Mandatory climate reporting pillars: Risk management and Metrics & targets

Felix   |   May 29, 2024
Mandatory climate reporting pillars: Risk management and Metrics & targets
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Previously, we’ve covered the first two of four fundamental pillars of climate reporting: Governance and Strategy.

In this blog post let’s delve into the final two pillars Risk management and Metrics & targets.

The following is an extract from our recent webinar, you can always watch the full recording here.

The Risk management pillar

Risk management is all about disclosing what it is that the business is doing that identifies and prioritises those climate related risks; how are they embedded in enterprise risk management systems; and how you’re ensuring that you're capturing all of the risks, and that they're understood within the business.

These disclosures are a lot less onerous than perhaps the actual interactions around the recent opportunities. But it's very much just about having holistic transparency about how the business is managing climate right through from governance strategy through to the operational management and board and understanding at every level of the organisation - where is the risk assessment occurring, and how is it being communicated throughout the organisation?

The Metrics and targets pillar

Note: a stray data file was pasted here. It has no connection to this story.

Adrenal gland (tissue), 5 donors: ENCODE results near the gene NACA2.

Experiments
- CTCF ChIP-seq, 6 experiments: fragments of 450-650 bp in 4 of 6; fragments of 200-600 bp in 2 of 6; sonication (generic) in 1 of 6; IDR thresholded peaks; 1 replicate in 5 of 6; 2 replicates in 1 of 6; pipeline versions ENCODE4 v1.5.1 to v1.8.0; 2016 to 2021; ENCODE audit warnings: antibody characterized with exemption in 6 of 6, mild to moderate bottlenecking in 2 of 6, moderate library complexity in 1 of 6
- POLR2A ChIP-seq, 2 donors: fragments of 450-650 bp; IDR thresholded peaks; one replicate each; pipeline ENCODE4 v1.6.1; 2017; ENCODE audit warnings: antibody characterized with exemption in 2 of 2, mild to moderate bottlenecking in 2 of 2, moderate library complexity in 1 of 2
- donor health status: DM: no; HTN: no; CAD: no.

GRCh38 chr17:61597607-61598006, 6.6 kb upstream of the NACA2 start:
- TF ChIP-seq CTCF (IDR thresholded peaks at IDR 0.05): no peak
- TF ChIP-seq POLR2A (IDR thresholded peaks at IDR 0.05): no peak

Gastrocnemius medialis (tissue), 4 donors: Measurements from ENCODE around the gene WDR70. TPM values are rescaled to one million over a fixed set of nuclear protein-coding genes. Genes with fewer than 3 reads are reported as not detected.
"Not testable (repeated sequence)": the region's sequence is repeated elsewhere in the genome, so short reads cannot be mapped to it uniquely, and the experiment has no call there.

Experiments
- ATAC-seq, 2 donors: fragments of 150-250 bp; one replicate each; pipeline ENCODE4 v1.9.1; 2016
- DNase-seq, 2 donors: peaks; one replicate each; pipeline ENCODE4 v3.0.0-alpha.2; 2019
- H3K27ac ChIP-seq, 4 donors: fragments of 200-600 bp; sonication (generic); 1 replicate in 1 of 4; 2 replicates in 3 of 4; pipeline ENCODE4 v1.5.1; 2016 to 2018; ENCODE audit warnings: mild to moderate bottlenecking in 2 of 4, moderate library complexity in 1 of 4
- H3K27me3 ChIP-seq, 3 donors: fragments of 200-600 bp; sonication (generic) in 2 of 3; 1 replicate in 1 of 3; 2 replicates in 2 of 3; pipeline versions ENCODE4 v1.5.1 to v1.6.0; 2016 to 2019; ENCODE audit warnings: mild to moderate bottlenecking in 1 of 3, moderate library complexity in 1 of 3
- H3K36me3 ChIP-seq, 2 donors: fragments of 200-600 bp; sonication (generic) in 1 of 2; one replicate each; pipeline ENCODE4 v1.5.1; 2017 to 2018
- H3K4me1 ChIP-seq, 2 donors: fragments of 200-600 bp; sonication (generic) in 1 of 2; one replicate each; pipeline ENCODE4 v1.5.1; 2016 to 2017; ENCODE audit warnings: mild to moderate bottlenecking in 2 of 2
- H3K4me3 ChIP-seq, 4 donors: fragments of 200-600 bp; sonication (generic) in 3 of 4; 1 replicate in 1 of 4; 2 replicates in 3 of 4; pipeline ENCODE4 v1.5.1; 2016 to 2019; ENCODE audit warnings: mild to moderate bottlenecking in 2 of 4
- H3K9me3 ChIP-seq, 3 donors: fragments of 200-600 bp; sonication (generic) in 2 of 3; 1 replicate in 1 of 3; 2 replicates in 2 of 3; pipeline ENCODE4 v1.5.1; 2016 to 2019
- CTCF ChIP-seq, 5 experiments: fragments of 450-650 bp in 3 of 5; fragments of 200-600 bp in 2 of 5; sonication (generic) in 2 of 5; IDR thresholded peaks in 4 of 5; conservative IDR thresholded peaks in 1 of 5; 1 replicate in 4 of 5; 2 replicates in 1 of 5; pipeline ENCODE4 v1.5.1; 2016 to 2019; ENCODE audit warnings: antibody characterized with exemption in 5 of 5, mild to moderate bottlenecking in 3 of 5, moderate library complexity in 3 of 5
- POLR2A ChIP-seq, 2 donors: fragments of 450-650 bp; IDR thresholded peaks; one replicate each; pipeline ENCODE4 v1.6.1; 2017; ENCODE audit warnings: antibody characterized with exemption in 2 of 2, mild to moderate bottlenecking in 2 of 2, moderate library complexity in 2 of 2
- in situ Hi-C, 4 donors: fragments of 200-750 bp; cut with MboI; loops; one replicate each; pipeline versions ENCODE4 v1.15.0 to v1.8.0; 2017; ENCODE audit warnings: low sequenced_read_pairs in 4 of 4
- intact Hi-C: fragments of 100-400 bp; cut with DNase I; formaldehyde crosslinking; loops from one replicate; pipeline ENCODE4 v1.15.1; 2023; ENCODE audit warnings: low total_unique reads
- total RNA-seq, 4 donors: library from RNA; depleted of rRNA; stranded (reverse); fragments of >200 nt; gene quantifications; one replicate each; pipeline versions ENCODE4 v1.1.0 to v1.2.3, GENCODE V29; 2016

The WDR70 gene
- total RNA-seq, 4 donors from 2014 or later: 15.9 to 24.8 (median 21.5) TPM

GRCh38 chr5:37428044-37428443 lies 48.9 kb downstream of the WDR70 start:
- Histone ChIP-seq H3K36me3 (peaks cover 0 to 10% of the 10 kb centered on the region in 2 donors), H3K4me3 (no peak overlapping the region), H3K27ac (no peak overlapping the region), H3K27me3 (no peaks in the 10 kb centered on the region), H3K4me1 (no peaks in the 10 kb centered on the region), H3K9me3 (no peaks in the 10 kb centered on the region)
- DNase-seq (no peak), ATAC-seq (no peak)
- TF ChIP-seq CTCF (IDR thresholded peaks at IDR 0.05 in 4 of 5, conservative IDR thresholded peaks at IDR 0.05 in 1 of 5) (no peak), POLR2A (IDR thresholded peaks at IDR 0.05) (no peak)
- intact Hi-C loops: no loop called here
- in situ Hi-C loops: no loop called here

Metrics and targets are the hard numbers that underlie all of these disclosures. This is your greenhouse gas emissions, your Scope 1, 2 and 3, your supply chain emission, and any other industry-based metrics and targets that are accepted disclosures in the industry that you're working in.

You also need to disclose if you have any targets around decarbonisation, if they have any certifications through external bodies, such as the science-based targets initiative.

The crux of metrics and targets is your emissions, and this is the one that most people, most companies are familiar with, and that's the Scope 1 and 2 - your direct emissions that occur within your organisation as a result of your activities.

What you need to be disclosing around that is absolute greenhouse gas emissions. And when we say that we mean emissions without adding any offsets, without any kind of external activities that you've taken that reduce those emissions after they occur. So, you need to be disclosing the entire number. You still can disclose if you purchase offsets to get to net zero or to reduce your emissions on an ongoing basis, but in the interest of transparency, the requirement is gross greenhouse gas emissions.

And Scope 3: Essentially that's engaging with your supply chain, understanding their emissions and understanding how they contribute to your overall greenhouse gas emissions.

Where to start with climate reporting

Easy wins

Scope 1 and 2 emissions  

The easy win is to go and understand what your emissions are today if you haven't already. If you're a Group 1 reporter and you haven't already done this, I would say that this is an urgent scenario for you. You need to go and address this right now so that you can understand what data is missing, and whether or not it will be auditable next year which is likely to be required.

Climate risk assessment